This has been the year of The Beatles. Whatever triumphs or disasters 1963 has held for the rest of us, for countless thousands of young Britons it has been a time when the world has revolved around these four energetically nonchalant young men.
Educationists should be thinking about them. But is that not a trite suggestion? What have educationists been doing already? Some indeed have had no option but to think about The Beatles. By all accounts the young men dominated half the O-level English compositions this year in at least one examining board's GCE.
Here, we say, is an adolescent obsession which we must understand and turn to advantage. Translated into classroom tactics that means a conventional response. Let us show, says the progressive teacher, that we are not reactionaries. We, too, can string along with Ringo. That way we will catch the attention of the class and the path will be open to higher things. We will start with Roll Over Beethoven and take them by progressive stages to the posthumous quartets.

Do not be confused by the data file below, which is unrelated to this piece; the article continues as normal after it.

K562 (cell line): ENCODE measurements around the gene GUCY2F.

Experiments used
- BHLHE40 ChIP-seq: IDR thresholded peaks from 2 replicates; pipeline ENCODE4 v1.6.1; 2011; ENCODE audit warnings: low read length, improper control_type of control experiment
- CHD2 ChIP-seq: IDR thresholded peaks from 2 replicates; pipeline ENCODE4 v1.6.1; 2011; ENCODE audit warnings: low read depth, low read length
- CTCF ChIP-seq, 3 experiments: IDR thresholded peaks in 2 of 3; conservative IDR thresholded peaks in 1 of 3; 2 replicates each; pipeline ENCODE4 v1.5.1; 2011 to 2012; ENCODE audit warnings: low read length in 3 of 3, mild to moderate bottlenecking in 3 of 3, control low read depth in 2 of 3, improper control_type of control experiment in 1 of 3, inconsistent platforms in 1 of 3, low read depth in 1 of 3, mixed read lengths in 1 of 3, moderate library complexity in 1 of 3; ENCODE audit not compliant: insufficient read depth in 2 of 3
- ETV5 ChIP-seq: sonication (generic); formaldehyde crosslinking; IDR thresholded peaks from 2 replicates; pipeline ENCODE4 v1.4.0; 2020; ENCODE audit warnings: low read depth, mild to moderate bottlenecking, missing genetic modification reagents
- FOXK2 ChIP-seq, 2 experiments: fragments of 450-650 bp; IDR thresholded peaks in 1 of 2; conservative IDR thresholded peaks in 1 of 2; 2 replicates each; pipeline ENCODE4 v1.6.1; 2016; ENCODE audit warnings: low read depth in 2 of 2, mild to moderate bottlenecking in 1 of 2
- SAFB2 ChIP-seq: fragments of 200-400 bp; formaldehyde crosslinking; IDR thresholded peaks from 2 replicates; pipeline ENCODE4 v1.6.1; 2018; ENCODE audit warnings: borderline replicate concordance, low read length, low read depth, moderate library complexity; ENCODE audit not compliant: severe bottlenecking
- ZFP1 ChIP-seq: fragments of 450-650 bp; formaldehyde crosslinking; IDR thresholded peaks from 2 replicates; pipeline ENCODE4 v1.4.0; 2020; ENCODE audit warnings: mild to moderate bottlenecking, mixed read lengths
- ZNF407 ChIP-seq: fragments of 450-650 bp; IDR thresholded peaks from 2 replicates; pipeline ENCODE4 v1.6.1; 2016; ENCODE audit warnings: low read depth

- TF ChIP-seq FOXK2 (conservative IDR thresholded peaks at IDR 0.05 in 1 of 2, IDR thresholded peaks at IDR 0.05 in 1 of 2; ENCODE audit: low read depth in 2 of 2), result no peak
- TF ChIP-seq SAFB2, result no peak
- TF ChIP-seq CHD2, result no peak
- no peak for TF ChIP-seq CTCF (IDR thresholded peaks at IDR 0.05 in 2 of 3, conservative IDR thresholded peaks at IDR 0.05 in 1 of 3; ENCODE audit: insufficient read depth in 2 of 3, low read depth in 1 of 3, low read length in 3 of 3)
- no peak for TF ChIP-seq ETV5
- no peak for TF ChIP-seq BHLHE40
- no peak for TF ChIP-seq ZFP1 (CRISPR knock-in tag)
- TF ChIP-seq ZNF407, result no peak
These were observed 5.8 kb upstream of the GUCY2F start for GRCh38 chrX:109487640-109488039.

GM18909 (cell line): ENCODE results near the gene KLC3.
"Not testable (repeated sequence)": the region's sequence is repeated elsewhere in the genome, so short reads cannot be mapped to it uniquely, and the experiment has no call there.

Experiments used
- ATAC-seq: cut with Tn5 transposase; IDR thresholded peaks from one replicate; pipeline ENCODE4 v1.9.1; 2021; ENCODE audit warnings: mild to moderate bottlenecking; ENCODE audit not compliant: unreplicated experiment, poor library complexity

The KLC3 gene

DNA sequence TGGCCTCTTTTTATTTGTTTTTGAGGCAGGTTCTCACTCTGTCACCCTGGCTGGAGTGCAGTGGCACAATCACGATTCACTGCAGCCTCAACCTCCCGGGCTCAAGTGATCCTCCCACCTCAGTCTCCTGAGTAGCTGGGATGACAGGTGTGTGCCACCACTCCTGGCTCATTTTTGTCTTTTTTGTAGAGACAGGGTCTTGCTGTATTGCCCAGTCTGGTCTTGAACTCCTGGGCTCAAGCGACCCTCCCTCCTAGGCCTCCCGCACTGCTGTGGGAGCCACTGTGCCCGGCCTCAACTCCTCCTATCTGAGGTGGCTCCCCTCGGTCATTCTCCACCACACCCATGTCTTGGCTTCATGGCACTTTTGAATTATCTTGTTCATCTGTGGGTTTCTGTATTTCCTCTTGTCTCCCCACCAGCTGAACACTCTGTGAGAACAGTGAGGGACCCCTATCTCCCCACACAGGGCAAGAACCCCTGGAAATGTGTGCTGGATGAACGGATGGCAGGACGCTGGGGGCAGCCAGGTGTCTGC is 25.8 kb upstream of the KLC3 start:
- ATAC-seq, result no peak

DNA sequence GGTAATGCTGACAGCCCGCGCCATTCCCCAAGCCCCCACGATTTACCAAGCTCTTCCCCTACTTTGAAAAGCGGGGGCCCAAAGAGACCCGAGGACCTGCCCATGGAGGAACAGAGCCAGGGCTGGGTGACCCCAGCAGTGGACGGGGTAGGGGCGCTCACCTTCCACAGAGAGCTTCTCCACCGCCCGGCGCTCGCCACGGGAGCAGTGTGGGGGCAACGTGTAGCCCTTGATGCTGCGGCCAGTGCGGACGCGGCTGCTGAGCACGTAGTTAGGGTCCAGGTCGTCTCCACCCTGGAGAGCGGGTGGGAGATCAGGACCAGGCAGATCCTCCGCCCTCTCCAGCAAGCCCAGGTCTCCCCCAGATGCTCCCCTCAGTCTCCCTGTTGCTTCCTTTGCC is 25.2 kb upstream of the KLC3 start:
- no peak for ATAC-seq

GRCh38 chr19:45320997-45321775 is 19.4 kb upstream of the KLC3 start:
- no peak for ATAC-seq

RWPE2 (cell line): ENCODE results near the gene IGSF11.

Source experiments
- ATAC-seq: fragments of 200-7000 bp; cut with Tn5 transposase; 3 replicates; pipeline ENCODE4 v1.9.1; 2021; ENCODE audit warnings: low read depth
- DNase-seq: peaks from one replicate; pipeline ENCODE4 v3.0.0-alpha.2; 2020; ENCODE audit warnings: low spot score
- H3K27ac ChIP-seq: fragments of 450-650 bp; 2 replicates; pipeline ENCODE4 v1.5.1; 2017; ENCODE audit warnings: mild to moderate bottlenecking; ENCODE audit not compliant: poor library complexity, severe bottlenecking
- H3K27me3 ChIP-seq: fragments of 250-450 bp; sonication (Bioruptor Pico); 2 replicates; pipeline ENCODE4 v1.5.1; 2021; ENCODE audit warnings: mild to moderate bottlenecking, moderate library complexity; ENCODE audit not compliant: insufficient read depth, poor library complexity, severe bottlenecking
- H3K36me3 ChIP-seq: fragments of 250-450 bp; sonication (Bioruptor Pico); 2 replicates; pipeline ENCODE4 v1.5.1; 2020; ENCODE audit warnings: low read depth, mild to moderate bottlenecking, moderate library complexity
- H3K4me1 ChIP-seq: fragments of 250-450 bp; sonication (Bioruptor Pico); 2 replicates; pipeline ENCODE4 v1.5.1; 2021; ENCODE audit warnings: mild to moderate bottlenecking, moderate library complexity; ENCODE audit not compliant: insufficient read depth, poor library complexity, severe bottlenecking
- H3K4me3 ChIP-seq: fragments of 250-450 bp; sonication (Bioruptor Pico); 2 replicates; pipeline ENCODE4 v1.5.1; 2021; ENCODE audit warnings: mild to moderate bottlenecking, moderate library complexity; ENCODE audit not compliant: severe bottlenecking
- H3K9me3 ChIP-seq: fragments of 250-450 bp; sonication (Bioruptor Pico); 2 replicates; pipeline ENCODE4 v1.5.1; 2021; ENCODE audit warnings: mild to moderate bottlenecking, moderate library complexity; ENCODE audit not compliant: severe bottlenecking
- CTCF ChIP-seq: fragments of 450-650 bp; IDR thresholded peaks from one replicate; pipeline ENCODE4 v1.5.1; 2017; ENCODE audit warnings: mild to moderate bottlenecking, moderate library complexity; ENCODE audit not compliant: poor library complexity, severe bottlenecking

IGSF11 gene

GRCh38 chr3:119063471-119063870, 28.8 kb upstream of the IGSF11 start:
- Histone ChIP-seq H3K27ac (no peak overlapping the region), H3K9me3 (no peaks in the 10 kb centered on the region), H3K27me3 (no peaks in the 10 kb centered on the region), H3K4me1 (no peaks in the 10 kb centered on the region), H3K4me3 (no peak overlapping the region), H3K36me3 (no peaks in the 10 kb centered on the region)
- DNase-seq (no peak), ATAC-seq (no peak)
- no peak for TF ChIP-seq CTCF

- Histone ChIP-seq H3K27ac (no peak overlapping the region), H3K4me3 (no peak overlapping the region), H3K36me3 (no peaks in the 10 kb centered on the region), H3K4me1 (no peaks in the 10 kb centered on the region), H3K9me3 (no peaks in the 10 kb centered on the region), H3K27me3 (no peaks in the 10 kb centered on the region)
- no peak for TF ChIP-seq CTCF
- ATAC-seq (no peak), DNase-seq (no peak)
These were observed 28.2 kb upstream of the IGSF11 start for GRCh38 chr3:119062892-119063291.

So the theory goes. When shall we ever learn? We are dealing today with young people who have no intention of submitting to this shoddy deception. It is fatuous to be patronising about them.
Only connect! These Liverpool boys have achieved a degree of communication overnight that all the educational pundits in being could never aspire to in a month of Sundays. We tire the years debating how to get across to the young. They open their mouths and in a second half the youngsters in Christendom are sharing their world.
The young today have a candour, born perhaps of the Bomb, that accepts no assumptions just because they are accepted and takes over no values untried. For all their ignorance they set us an example of intellectual honesty that should make us feel ashamed. If we cannot match their integrity we shall never get on terms with them. We shall start by squaring the hypotenuse or expounding the ablative absolute. They will be humming to themselves All My Loving, I Wanna Be Your Man, or Hold Me Tight.